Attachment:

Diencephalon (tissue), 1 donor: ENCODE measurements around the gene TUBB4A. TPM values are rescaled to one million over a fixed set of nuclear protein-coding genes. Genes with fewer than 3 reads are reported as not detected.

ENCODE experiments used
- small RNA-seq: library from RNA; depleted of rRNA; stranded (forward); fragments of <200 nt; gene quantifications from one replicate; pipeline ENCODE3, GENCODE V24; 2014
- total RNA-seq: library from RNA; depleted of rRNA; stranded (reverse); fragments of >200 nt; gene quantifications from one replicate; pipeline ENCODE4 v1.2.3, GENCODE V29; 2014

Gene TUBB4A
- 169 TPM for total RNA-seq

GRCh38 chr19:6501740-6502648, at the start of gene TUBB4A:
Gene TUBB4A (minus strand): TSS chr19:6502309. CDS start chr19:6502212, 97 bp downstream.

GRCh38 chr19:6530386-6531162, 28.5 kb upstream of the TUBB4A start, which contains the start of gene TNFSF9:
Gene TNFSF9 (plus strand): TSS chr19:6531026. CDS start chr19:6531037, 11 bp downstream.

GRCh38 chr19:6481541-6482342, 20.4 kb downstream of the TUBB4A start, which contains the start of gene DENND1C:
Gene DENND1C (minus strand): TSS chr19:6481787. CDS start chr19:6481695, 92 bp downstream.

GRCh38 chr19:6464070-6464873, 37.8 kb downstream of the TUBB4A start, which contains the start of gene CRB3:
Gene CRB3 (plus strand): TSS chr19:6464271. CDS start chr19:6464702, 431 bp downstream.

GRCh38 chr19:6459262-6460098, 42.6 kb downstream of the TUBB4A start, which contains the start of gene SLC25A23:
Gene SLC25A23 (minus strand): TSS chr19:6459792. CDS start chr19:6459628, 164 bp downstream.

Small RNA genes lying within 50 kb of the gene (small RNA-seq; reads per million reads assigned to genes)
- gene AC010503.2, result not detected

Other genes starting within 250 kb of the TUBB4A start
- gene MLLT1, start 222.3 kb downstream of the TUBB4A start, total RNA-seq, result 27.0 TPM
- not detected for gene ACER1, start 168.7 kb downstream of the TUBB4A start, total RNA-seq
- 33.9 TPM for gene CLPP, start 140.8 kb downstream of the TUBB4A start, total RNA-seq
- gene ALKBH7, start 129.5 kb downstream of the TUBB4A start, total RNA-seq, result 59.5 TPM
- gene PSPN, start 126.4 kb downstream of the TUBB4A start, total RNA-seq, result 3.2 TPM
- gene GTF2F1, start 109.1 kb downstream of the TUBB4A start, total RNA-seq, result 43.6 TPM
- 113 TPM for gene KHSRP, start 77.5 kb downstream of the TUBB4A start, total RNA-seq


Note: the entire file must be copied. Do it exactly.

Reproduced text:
Diencephalon (tissue), 1 donor: ENCODE measurements around the gene TUBB4A. TPM values are rescaled to one million over a fixed set of nuclear protein-coding genes. Genes with fewer than 3 reads are reported as not detected.

ENCODE experiments used
- small RNA-seq: library from RNA; depleted of rRNA; stranded (forward); fragments of <200 nt; gene quantifications from one replicate; pipeline ENCODE3, GENCODE V24; 2014
- total RNA-seq: library from RNA; depleted of rRNA; stranded (reverse); fragments of >200 nt; gene quantifications from one replicate; pipeline ENCODE4 v1.2.3, GENCODE V29; 2014

Gene TUBB4A
- 169 TPM for total RNA-seq

GRCh38 chr19:6501740-6502648, at the start of gene TUBB4A:
Gene TUBB4A (minus strand): TSS chr19:6502309. CDS start chr19:6502212, 97 bp downstream.

GRCh38 chr19:6530386-6531162, 28.5 kb upstream of the TUBB4A start, which contains the start of gene TNFSF9:
Gene TNFSF9 (plus strand): TSS chr19:6531026. CDS start chr19:6531037, 11 bp downstream.

GRCh38 chr19:6481541-6482342, 20.4 kb downstream of the TUBB4A start, which contains the start of gene DENND1C:
Gene DENND1C (minus strand): TSS chr19:6481787. CDS start chr19:6481695, 92 bp downstream.

GRCh38 chr19:6464070-6464873, 37.8 kb downstream of the TUBB4A start, which contains the start of gene CRB3:
Gene CRB3 (plus strand): TSS chr19:6464271. CDS start chr19:6464702, 431 bp downstream.

GRCh38 chr19:6459262-6460098, 42.6 kb downstream of the TUBB4A start, which contains the start of gene SLC25A23:
Gene SLC25A23 (minus strand): TSS chr19:6459792. CDS start chr19:6459628, 164 bp downstream.

Small RNA genes lying within 50 kb of the gene (small RNA-seq; reads per million reads assigned to genes)
- gene AC010503.2, result not detected

Other genes starting within 250 kb of the TUBB4A start
- gene MLLT1, start 222.3 kb downstream of the TUBB4A start, total RNA-seq, result 27.0 TPM
- not detected for gene ACER1, start 168.7 kb downstream of the TUBB4A start, total RNA-seq
- 33.9 TPM for gene CLPP, start 140.8 kb downstream of the TUBB4A start, total RNA-seq
- gene ALKBH7, start 129.5 kb downstream of the TUBB4A start, total RNA-seq, result 59.5 TPM
- gene PSPN, start 126.4 kb downstream of the TUBB4A start, total RNA-seq, result 3.2 TPM
- gene GTF2F1, start 109.1 kb downstream of the TUBB4A start, total RNA-seq, result 43.6 TPM
- 113 TPM for gene KHSRP, start 77.5 kb downstream of the TUBB4A start, total RNA-seq